"Watch the road, Jeb.” Callie chewed the inside of her cheek and prac­ticed slow breathing as she reconnoitered the road ahead. Kids eighteen and under comprised a large proportion of traffic accidents. "The beach house.”

"The beach house,” he mimicked in droll fashion. "Like wow. Who gets handed a freakin’ house? Come on! Act excited!” He flicked her arm. "Now you’re stuck with me on the weekends, unless you want me to commute the forty-five miles each day between Edisto and college in downtown Charleston.”

"Not when you’re driving like this, no.”

He winked. "Dang, we own a piece of the beach!”

"It’s not on the sand.”

"I know where it is. You can still hear the waves, for Pete’s sake.”

She sighed. "This was supposed to be a reflective summer, Jeb. You and I enjoying the ocean. Me deciding where to live and work.” Callie recognized her mother’s coup, anchoring them close, as permanent as she could.

Callie grinned weakly at her son, loving him so much, wanting desperately to take him up on his offer to stay home when college started in August. But he deserved a new start, a new normal.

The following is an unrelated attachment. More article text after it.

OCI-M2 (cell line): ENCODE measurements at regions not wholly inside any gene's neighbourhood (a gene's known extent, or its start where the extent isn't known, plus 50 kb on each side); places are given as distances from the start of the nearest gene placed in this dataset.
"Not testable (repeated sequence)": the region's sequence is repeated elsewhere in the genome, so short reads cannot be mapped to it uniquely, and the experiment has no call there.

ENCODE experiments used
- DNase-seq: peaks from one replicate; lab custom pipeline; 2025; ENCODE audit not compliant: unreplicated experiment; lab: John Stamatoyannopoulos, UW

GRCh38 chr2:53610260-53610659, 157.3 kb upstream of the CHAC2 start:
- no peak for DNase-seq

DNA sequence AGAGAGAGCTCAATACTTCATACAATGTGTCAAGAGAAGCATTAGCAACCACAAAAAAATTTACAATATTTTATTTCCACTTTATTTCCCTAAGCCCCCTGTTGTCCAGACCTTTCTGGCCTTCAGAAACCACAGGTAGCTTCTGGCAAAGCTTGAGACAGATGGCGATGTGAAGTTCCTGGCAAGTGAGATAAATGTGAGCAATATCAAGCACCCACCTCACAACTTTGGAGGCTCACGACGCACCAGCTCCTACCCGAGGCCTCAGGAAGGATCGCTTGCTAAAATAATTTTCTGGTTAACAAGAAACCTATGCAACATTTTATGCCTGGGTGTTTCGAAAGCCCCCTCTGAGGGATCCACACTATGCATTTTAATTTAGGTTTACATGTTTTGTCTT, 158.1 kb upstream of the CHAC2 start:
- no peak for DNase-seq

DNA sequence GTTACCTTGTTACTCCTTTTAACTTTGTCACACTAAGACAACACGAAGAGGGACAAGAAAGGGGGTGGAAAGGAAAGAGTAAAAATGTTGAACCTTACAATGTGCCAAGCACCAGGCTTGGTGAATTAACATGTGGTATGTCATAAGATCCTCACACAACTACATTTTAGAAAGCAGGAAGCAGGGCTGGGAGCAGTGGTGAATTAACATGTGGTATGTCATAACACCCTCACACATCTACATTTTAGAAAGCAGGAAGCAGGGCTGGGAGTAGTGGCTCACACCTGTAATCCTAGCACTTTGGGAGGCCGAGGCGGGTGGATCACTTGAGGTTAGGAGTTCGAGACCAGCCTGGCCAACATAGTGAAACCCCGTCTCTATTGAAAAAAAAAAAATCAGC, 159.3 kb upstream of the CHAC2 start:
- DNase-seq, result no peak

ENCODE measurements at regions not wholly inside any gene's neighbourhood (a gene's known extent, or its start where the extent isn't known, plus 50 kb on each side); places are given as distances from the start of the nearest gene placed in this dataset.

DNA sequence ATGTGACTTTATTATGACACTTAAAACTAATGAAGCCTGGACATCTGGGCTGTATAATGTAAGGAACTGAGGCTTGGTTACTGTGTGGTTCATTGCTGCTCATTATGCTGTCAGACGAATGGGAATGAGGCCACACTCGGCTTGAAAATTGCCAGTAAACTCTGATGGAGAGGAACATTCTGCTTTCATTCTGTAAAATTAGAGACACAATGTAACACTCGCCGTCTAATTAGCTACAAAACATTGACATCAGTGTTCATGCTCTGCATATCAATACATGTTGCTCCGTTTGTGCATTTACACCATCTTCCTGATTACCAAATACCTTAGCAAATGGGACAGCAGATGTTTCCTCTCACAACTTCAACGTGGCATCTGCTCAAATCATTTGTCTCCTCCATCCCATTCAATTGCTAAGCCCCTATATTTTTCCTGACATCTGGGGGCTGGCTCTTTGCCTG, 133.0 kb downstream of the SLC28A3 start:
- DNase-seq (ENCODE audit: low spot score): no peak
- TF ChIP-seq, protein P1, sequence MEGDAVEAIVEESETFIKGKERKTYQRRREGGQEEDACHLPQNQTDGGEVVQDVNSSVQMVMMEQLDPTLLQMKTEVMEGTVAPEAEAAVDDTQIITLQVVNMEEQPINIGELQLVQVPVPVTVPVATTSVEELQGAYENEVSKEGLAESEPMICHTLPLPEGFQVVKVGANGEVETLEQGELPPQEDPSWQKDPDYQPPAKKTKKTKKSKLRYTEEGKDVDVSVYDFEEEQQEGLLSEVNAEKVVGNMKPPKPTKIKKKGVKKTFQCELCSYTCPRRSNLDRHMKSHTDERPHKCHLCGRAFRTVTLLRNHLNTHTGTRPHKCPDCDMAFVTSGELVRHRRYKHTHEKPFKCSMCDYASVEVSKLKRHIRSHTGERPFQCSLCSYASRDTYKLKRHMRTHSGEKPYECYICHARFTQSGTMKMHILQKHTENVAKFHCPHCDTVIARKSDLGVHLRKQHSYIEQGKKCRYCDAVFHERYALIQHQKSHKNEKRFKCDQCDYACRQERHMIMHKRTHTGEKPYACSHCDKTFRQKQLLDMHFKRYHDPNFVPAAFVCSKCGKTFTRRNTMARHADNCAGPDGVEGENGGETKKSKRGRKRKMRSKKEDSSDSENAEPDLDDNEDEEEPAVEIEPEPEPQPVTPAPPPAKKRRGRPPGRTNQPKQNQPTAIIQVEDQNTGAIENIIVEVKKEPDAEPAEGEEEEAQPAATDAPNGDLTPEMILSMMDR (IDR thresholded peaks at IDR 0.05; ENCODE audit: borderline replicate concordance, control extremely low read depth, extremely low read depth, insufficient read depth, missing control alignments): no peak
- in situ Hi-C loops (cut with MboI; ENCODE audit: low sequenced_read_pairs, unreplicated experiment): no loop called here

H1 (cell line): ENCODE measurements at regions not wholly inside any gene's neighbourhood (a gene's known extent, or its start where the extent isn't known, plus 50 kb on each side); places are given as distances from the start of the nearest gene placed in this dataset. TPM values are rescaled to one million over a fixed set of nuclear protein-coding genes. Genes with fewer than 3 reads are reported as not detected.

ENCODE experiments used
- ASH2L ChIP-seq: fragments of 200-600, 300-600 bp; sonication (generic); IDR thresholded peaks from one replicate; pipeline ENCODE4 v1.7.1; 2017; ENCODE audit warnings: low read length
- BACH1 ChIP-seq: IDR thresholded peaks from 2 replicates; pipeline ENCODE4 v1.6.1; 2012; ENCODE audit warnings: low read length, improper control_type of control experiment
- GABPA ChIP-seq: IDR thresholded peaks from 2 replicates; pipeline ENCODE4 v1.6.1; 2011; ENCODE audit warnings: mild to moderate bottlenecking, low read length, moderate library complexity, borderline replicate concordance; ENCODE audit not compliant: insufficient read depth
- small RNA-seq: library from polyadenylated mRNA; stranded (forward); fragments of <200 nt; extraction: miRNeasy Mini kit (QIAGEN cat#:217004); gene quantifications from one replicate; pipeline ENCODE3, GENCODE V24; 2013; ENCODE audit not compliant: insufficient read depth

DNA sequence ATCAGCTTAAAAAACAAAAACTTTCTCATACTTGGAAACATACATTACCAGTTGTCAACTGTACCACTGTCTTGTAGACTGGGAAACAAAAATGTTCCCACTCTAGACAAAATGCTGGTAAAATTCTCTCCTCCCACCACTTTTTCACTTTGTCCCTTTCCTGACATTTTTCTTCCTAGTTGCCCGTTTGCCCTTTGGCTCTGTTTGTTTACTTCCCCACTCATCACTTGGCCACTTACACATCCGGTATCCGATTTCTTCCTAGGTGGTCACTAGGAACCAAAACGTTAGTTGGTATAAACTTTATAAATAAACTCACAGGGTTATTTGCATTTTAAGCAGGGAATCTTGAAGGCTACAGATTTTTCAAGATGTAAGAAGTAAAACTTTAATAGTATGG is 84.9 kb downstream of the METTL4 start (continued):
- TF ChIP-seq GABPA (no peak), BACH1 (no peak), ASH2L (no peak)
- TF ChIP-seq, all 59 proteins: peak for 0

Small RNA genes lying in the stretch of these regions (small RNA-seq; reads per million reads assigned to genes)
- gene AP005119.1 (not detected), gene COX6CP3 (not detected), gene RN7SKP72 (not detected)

Not that living on Edisto Beach was horrible confinement. Her childhood there held beautiful memories, and until classes started, Jeb could create some of his own. The soft breezes, pelicans, and rattling fronds of the trees supplied backdrop to shell collecting, kayaking, and making new friends while seated, kicking in tidal pools. Who couldn’t like that?

She hoped he would develop his own close relationship with her old white-headed neighbor Papa Beach, too. The man was a pure Godsend.

Papa had first called her three months ago from his place, asking her to visit Edisto. Her father might’ve prompted that first call, but the request beckoned her like cotton candy at the fair. She eagerly escaped the social rigidity of the Cantrells’ political lives to the healing voice of her childhood mentor. She’d spent hours chatting, sometimes sitting with him on the sand watching the orange and purple watercolor horizon. She went back three more times.

Now eighty years old, Henry Beechum, Papa Beach only to Callie, had once soothed her little girl fears, no matter how silly. And now he’d con­vinced her to stay at Edisto to heal amidst the Lowcountry nature and low-key lifestyle. He said her life decisions could be better made in a peace­ful environment. Papa never dictated. He suggested. He listened. And he let her cry.

Callie tugged her sleeve down over the left forearm scar out of habit, then back up due to the heat. The surprise real estate gift from her father was noble, but panic seized Callie when he’d said the word deed. A deed made things complicated. Why couldn’t her parents let life evolve instead of forcing its hand? Why did they think she left home to start with?